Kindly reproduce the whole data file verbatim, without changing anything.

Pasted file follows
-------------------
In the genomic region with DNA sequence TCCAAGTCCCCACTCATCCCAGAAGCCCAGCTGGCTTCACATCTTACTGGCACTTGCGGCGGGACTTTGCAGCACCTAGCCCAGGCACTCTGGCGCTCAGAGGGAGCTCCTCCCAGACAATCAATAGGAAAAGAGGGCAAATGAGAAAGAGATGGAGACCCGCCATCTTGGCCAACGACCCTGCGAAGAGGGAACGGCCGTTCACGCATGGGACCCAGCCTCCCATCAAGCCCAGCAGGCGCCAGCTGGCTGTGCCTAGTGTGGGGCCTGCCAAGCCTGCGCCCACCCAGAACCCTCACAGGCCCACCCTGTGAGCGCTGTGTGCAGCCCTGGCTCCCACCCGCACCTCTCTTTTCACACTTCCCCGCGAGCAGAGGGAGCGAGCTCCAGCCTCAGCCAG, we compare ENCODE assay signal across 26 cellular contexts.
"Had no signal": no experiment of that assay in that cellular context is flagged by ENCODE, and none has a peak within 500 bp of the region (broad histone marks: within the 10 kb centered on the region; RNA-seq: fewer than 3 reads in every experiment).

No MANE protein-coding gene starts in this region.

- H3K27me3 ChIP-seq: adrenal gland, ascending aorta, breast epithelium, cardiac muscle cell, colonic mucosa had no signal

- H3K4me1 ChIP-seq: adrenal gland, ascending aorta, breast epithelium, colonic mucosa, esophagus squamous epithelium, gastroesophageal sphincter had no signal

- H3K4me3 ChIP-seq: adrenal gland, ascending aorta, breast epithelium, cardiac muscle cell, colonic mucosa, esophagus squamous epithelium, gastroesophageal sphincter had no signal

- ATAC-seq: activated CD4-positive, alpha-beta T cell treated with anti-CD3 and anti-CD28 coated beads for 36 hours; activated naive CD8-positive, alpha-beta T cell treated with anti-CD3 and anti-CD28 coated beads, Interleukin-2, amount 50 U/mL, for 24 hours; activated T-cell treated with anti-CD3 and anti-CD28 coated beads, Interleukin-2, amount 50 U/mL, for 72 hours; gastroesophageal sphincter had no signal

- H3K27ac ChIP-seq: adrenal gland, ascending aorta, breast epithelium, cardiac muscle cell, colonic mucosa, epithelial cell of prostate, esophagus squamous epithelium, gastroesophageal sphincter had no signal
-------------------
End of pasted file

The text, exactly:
In the genomic region with DNA sequence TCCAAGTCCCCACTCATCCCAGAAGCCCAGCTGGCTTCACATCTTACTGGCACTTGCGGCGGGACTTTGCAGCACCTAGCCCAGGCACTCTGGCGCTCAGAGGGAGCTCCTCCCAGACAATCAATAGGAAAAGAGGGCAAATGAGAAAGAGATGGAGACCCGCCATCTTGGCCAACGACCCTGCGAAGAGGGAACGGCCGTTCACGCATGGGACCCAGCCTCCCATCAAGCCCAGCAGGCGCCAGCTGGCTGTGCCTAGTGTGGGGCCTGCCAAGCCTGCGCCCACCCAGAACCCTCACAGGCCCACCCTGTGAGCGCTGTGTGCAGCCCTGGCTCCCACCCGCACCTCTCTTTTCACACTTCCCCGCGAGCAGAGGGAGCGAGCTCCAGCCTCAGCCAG, we compare ENCODE assay signal across 26 cellular contexts.
"Had no signal": no experiment of that assay in that cellular context is flagged by ENCODE, and none has a peak within 500 bp of the region (broad histone marks: within the 10 kb centered on the region; RNA-seq: fewer than 3 reads in every experiment).

No MANE protein-coding gene starts in this region.

- H3K27me3 ChIP-seq: adrenal gland, ascending aorta, breast epithelium, cardiac muscle cell, colonic mucosa had no signal

- H3K4me1 ChIP-seq: adrenal gland, ascending aorta, breast epithelium, colonic mucosa, esophagus squamous epithelium, gastroesophageal sphincter had no signal

- H3K4me3 ChIP-seq: adrenal gland, ascending aorta, breast epithelium, cardiac muscle cell, colonic mucosa, esophagus squamous epithelium, gastroesophageal sphincter had no signal

- ATAC-seq: activated CD4-positive, alpha-beta T cell treated with anti-CD3 and anti-CD28 coated beads for 36 hours; activated naive CD8-positive, alpha-beta T cell treated with anti-CD3 and anti-CD28 coated beads, Interleukin-2, amount 50 U/mL, for 24 hours; activated T-cell treated with anti-CD3 and anti-CD28 coated beads, Interleukin-2, amount 50 U/mL, for 72 hours; gastroesophageal sphincter had no signal

- H3K27ac ChIP-seq: adrenal gland, ascending aorta, breast epithelium, cardiac muscle cell, colonic mucosa, epithelial cell of prostate, esophagus squamous epithelium, gastroesophageal sphincter had no signal